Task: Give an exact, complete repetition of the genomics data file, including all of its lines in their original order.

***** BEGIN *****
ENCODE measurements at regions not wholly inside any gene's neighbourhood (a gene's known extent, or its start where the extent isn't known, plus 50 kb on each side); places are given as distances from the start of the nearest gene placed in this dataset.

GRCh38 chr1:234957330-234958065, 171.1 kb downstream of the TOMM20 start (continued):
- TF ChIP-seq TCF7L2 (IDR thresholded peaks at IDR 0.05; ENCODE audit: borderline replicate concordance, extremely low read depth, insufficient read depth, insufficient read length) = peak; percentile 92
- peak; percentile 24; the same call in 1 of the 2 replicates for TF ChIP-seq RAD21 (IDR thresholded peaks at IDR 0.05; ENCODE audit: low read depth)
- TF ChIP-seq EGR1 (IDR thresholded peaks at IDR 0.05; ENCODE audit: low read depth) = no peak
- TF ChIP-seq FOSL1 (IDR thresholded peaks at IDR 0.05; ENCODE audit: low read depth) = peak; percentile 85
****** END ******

ENCODE measurements at regions not wholly inside any gene's neighbourhood (a gene's known extent, or its start where the extent isn't known, plus 50 kb on each side); places are given as distances from the start of the nearest gene placed in this dataset.

GRCh38 chr1:234957330-234958065, 171.1 kb downstream of the TOMM20 start (continued):
- TF ChIP-seq TCF7L2 (IDR thresholded peaks at IDR 0.05; ENCODE audit: borderline replicate concordance, extremely low read depth, insufficient read depth, insufficient read length) = peak; percentile 92
- peak; percentile 24; the same call in 1 of the 2 replicates for TF ChIP-seq RAD21 (IDR thresholded peaks at IDR 0.05; ENCODE audit: low read depth)
- TF ChIP-seq EGR1 (IDR thresholded peaks at IDR 0.05; ENCODE audit: low read depth) = no peak
- TF ChIP-seq FOSL1 (IDR thresholded peaks at IDR 0.05; ENCODE audit: low read depth) = peak; percentile 85